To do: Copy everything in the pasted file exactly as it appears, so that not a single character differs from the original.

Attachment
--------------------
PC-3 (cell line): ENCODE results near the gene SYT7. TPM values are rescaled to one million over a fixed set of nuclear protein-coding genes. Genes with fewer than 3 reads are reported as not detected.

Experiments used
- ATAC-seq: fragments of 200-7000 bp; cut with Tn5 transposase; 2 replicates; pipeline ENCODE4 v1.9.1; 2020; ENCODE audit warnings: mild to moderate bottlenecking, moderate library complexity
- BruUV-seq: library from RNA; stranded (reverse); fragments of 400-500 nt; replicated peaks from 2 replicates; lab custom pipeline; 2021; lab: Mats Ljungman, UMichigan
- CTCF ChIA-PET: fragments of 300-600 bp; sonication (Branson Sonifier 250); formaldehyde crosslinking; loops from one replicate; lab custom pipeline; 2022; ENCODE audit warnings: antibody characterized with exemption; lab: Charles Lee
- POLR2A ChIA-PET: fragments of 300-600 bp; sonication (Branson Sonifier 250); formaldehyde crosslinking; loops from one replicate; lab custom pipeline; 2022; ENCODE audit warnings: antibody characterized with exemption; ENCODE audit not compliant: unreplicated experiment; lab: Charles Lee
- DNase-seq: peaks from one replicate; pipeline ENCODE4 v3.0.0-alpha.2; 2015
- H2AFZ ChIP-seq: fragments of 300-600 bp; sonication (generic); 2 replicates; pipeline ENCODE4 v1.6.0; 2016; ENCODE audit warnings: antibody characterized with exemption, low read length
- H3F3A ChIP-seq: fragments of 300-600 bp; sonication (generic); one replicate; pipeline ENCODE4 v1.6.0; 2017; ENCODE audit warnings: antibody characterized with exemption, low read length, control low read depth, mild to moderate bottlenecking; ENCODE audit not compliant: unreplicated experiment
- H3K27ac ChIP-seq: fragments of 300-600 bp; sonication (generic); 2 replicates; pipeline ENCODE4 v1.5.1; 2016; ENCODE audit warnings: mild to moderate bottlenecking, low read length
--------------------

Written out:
PC-3 (cell line): ENCODE results near the gene SYT7. TPM values are rescaled to one million over a fixed set of nuclear protein-coding genes. Genes with fewer than 3 reads are reported as not detected.

Experiments used
- ATAC-seq: fragments of 200-7000 bp; cut with Tn5 transposase; 2 replicates; pipeline ENCODE4 v1.9.1; 2020; ENCODE audit warnings: mild to moderate bottlenecking, moderate library complexity
- BruUV-seq: library from RNA; stranded (reverse); fragments of 400-500 nt; replicated peaks from 2 replicates; lab custom pipeline; 2021; lab: Mats Ljungman, UMichigan
- CTCF ChIA-PET: fragments of 300-600 bp; sonication (Branson Sonifier 250); formaldehyde crosslinking; loops from one replicate; lab custom pipeline; 2022; ENCODE audit warnings: antibody characterized with exemption; lab: Charles Lee
- POLR2A ChIA-PET: fragments of 300-600 bp; sonication (Branson Sonifier 250); formaldehyde crosslinking; loops from one replicate; lab custom pipeline; 2022; ENCODE audit warnings: antibody characterized with exemption; ENCODE audit not compliant: unreplicated experiment; lab: Charles Lee
- DNase-seq: peaks from one replicate; pipeline ENCODE4 v3.0.0-alpha.2; 2015
- H2AFZ ChIP-seq: fragments of 300-600 bp; sonication (generic); 2 replicates; pipeline ENCODE4 v1.6.0; 2016; ENCODE audit warnings: antibody characterized with exemption, low read length
- H3F3A ChIP-seq: fragments of 300-600 bp; sonication (generic); one replicate; pipeline ENCODE4 v1.6.0; 2017; ENCODE audit warnings: antibody characterized with exemption, low read length, control low read depth, mild to moderate bottlenecking; ENCODE audit not compliant: unreplicated experiment
- H3K27ac ChIP-seq: fragments of 300-600 bp; sonication (generic); 2 replicates; pipeline ENCODE4 v1.5.1; 2016; ENCODE audit warnings: mild to moderate bottlenecking, low read length